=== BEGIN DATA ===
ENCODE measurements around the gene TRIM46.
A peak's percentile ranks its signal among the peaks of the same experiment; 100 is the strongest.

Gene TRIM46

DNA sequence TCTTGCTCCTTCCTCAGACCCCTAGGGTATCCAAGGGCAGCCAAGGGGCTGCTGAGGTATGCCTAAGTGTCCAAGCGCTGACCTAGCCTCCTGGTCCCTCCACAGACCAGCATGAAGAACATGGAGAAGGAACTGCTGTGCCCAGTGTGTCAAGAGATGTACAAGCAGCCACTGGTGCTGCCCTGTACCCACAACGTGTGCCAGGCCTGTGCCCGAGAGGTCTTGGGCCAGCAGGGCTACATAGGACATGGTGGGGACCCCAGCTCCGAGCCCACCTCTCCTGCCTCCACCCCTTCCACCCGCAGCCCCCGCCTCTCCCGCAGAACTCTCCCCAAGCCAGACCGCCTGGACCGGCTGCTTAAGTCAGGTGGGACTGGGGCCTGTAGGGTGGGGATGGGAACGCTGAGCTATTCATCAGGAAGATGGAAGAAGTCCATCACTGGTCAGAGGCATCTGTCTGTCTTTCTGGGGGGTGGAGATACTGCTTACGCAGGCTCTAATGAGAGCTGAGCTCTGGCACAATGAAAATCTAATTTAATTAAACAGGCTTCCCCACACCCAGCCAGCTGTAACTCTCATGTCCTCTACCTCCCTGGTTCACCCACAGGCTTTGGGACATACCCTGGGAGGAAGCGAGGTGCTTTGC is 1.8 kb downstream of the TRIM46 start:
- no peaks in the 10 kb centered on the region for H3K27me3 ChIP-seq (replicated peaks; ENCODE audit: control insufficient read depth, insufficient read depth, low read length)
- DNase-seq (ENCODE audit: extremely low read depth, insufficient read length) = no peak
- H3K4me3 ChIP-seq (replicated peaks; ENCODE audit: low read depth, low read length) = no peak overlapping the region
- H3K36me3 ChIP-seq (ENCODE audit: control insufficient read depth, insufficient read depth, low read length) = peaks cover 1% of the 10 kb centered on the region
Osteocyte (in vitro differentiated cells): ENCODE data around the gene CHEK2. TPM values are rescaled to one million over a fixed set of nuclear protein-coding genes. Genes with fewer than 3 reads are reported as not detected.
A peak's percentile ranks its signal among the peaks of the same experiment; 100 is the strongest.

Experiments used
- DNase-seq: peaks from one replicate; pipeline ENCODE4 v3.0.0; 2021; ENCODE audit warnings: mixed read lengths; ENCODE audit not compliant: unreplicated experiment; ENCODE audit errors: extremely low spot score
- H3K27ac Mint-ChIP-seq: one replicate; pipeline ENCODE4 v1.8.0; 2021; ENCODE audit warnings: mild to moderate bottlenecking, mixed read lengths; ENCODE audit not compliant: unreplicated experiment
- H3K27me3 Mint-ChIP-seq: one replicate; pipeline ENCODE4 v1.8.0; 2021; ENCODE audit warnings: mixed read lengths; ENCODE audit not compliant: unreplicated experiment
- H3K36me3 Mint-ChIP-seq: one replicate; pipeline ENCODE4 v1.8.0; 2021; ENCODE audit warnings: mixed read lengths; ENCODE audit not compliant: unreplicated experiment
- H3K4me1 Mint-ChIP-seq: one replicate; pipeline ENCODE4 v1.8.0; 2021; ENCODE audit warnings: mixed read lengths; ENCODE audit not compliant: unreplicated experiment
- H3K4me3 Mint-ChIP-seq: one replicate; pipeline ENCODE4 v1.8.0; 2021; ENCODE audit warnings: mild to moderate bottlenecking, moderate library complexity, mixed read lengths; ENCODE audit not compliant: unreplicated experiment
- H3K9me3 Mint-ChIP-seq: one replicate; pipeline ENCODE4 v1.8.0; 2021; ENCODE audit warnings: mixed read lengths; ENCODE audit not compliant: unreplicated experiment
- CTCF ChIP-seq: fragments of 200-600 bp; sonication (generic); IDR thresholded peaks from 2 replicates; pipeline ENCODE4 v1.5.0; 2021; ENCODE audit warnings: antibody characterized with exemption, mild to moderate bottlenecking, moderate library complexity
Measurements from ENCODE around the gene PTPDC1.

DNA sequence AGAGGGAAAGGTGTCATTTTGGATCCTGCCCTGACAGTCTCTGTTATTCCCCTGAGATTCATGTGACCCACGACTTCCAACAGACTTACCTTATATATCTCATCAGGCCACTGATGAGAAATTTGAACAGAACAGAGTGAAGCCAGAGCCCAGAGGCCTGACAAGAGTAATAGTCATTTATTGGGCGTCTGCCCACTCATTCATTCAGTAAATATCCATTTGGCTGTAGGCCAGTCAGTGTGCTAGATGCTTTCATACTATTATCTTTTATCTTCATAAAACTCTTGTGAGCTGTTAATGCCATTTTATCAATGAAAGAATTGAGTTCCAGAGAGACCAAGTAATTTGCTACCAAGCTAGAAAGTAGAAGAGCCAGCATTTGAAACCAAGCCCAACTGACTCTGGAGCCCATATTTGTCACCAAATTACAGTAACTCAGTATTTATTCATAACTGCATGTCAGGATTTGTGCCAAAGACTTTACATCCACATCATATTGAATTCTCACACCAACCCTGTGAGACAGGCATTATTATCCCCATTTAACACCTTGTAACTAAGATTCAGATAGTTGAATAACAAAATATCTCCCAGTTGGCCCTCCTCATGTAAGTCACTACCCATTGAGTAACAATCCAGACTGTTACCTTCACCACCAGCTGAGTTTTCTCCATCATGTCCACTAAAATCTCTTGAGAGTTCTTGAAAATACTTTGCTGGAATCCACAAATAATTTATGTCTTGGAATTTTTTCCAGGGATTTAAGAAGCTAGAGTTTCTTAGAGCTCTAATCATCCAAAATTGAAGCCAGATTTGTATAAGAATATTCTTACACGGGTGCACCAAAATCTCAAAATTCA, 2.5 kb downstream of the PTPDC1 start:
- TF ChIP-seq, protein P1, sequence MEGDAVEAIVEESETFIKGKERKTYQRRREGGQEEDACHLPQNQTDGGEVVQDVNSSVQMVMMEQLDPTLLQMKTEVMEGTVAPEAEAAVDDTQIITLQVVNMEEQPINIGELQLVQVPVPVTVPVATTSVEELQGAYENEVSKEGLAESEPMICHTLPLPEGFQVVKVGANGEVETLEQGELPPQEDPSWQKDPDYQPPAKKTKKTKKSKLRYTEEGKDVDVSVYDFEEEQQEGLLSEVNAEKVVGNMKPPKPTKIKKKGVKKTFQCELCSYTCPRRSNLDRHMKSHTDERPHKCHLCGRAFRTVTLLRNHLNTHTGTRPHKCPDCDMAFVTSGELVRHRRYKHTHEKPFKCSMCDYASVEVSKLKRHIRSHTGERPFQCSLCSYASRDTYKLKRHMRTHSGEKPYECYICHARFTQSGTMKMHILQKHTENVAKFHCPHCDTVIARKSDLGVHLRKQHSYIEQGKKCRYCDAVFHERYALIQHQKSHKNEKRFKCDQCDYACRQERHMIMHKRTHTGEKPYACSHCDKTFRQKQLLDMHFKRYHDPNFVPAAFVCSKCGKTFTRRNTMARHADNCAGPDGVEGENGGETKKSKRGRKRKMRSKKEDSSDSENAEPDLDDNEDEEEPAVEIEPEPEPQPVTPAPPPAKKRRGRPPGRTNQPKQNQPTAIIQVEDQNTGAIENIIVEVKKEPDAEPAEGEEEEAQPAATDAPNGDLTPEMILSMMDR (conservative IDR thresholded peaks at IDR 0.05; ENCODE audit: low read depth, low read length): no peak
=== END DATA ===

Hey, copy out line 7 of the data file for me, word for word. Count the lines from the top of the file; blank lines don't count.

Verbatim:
- H3K4me3 ChIP-seq (replicated peaks; ENCODE audit: low read depth, low read length) = no peak overlapping the region